A Live Project to Improve Energy Performance of Retail Organisations

Kurul, Esra and Smith, Andy and Cheung, Franco (2016) A Live Project to Improve Energy Performance of Retail Organisations. Brookes eJournal of Learning and Teaching, 8 (1&2).

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Abstract

Live projects have long been used to facilitate learning in the built environment disciplines, particularly architecture. This in-depth case study is drawn from another built environment discipline: project management and evaluates the process of developing an energy assessment model for concession-based retail organisations, which was recognised as a real shift in the way sustainability was delivered by The Green Apple Awards in 2012. The great benefits, e.g. a £27k saving in energy costs during the first year, that academic research delivered in a commercial environment are identified.

First, the key features of live projects are drawn from the literature. Then the unusual context for this live project is set. The differences between this live project and the more common setting of the full-time student being taken into the ‘real-world’ are thus identified. An explanation of the process through which the assessment model was developed as part of an MSc Dissertation, how it was used by the employer, and its benefits to the business follows. The next section draws out the key aspects of working in this different live project setting. A short discussion on whether a live project in this setting requires a different approach than the usual full-time student scenario concludes the case study.

There is a tendency in the literature to associate live projects mainly with architectural education (Sara, 2006; Harriss & Widder, 2014), although some authors report live projects in other disciplines, e.g. business (Hummel, 2009). Also, the main novelty of live projects is considered to be the re-positioning of a full-time student in the ‘real-world’. This case study aims to close these two gaps in the literature by reporting on a live project within the project management discipline from the perspective of a part-time, mature student with a highly pressured full-time job and a young family. The findings are drawn from an in-depth interview with the student and the relevant company literature.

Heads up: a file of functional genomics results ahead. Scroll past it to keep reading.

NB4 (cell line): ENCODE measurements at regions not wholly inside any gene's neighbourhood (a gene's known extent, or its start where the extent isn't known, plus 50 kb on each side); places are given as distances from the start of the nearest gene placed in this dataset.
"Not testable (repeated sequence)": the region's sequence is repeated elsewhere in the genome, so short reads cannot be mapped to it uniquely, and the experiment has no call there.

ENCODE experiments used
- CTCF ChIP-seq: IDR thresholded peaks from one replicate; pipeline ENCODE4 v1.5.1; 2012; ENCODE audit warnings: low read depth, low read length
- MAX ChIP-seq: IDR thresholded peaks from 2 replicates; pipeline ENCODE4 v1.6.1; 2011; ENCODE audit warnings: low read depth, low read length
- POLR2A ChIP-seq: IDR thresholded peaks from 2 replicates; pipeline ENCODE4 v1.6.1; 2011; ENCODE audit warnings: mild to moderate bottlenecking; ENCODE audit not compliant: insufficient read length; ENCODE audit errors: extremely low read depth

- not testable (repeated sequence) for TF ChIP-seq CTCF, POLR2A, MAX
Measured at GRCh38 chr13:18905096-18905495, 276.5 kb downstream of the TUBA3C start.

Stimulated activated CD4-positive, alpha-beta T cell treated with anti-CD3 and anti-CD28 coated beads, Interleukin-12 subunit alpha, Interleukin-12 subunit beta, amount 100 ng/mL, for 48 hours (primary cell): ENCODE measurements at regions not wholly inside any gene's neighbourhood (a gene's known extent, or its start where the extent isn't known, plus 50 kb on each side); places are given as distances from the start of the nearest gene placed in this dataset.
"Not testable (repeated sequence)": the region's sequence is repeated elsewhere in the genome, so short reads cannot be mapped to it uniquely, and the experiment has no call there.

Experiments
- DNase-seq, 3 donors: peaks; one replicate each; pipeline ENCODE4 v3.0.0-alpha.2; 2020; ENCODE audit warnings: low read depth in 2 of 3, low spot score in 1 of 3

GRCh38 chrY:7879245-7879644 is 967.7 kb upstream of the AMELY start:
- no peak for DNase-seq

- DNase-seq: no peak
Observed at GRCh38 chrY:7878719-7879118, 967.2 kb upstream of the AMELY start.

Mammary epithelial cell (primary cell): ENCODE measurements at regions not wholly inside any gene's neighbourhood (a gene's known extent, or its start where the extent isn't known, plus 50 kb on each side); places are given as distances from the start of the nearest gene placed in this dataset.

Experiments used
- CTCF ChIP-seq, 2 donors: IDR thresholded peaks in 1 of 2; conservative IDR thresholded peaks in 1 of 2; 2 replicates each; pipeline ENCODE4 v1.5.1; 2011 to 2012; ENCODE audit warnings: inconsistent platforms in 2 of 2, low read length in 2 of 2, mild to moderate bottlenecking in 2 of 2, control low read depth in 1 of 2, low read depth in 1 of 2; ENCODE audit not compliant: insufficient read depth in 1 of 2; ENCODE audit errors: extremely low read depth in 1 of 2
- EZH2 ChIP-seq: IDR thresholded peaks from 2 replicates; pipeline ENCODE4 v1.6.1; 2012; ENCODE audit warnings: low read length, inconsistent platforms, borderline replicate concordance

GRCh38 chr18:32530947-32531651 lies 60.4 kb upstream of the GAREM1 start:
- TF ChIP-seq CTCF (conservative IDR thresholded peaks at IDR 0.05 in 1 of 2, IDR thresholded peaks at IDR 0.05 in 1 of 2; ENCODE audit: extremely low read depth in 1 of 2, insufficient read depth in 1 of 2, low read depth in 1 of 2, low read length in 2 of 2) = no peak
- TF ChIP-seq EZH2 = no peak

Item Type: Article
Subjects: K900 Others in Architecture, Building and Planning
Divisions: Faculty of Computing, Engineering and the Built Environment
Faculty of Computing, Engineering and the Built Environment > School of Engineering and the Built Environment
Faculty of Computing, Engineering and the Built Environment > School of Engineering and the Built Environment > Integrated Design Construction
Depositing User: $ Ian McDonald
Date Deposited: 18 Oct 2017 10:13
Last Modified: 18 Oct 2017 10:13
URI: http://www.open-access.bcu.ac.uk/id/eprint/5239

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